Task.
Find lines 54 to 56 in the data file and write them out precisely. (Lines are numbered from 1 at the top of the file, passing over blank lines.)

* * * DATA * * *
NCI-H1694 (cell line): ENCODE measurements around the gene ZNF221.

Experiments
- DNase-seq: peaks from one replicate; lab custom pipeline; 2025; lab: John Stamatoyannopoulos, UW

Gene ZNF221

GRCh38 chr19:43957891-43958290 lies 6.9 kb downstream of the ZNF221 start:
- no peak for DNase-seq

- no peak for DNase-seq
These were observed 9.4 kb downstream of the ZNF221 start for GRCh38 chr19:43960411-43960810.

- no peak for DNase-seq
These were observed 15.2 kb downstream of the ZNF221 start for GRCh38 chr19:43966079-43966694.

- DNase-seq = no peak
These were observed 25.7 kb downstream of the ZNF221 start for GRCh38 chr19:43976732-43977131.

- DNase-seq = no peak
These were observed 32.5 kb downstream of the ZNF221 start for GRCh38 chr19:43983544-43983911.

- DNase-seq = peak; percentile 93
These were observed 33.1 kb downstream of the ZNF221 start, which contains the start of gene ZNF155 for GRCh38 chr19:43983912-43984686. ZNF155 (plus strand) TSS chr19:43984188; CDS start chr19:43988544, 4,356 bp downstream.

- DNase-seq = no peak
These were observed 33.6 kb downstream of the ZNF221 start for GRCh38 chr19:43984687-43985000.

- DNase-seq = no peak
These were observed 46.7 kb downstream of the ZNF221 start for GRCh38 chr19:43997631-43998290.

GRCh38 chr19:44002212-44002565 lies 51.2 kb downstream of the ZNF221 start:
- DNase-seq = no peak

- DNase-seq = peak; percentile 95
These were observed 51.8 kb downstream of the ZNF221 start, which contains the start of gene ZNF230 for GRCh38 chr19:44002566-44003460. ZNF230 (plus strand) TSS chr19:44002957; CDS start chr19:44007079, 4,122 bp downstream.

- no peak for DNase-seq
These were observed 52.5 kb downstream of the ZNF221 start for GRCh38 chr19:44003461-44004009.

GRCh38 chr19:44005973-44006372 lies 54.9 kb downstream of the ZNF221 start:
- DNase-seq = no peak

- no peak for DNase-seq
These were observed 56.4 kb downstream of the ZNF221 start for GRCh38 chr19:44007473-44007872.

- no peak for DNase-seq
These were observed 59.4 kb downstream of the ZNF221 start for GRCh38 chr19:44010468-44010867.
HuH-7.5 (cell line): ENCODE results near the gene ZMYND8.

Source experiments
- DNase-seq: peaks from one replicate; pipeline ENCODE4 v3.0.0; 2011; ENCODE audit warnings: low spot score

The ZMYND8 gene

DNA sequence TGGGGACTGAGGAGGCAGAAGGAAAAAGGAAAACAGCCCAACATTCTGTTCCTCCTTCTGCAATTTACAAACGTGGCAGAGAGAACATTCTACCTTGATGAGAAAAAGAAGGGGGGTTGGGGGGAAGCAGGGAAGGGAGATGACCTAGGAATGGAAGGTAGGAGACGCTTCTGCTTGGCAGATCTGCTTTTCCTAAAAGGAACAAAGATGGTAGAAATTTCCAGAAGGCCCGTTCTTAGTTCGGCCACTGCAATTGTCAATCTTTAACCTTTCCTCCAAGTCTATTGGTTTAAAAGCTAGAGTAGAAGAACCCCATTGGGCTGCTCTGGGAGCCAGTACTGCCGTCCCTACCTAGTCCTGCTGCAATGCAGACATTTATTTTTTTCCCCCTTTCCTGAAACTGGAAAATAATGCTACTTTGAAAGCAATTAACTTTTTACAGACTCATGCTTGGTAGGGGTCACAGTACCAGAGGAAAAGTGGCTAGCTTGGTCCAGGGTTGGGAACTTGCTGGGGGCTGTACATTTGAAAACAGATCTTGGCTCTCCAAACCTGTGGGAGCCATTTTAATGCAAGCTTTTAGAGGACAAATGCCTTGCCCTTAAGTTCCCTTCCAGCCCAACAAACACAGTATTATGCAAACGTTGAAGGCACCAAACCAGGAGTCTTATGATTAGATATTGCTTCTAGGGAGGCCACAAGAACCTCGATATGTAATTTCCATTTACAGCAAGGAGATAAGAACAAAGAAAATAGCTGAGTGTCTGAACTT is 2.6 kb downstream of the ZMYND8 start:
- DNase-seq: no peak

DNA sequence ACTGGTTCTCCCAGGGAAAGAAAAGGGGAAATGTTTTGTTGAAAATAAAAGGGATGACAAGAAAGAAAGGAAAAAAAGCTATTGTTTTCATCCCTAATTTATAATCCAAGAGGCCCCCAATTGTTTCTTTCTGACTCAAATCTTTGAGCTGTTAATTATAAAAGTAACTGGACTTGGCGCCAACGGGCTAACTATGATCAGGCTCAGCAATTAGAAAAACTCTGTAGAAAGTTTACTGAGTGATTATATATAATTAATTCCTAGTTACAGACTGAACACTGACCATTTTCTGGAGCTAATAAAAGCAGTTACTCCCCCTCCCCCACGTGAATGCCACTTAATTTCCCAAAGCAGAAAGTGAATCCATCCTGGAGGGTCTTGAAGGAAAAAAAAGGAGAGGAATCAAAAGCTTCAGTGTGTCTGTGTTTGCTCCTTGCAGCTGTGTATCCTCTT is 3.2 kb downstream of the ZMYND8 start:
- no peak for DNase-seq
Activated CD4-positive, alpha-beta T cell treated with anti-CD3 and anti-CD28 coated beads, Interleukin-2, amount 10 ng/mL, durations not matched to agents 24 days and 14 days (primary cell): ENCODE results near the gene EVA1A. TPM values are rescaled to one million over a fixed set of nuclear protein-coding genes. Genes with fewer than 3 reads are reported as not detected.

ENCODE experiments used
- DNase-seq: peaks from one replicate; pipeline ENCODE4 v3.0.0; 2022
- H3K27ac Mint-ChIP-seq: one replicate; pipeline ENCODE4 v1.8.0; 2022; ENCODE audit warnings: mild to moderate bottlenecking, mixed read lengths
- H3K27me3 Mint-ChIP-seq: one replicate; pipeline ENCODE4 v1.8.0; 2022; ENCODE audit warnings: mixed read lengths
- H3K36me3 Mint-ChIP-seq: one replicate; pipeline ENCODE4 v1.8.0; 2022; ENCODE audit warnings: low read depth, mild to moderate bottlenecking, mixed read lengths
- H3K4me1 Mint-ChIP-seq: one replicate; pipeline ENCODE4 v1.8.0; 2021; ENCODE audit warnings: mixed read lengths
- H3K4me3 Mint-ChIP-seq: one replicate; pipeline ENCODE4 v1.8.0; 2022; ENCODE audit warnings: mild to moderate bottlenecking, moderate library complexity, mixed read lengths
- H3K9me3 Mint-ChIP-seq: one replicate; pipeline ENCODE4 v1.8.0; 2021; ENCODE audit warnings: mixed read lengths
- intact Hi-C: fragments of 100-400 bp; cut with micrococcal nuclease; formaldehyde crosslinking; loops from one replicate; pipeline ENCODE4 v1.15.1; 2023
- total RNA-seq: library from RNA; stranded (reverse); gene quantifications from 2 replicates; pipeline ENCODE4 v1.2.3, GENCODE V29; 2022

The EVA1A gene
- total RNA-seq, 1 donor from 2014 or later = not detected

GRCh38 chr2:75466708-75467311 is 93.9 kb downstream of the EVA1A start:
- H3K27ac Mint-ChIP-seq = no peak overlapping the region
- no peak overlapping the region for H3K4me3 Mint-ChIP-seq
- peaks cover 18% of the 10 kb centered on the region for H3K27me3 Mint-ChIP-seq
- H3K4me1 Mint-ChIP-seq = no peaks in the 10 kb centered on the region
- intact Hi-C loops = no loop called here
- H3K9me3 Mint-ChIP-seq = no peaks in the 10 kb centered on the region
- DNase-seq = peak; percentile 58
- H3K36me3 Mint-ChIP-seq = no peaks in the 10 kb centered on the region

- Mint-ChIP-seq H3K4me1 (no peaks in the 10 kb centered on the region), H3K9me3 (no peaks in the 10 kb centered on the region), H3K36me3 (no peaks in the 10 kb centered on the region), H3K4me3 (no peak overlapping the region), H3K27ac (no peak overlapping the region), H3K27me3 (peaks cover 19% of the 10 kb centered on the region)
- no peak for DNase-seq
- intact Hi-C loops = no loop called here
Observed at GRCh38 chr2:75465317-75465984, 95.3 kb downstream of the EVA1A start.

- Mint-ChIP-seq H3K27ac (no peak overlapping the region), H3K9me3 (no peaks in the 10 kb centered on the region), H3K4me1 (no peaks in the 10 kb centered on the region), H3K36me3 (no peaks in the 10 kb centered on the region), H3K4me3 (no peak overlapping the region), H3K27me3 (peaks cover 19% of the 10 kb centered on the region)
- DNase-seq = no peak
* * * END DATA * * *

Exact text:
GRCh38 chr2:75466708-75467311 is 93.9 kb downstream of the EVA1A start:
- H3K27ac Mint-ChIP-seq = no peak overlapping the region
- no peak overlapping the region for H3K4me3 Mint-ChIP-seq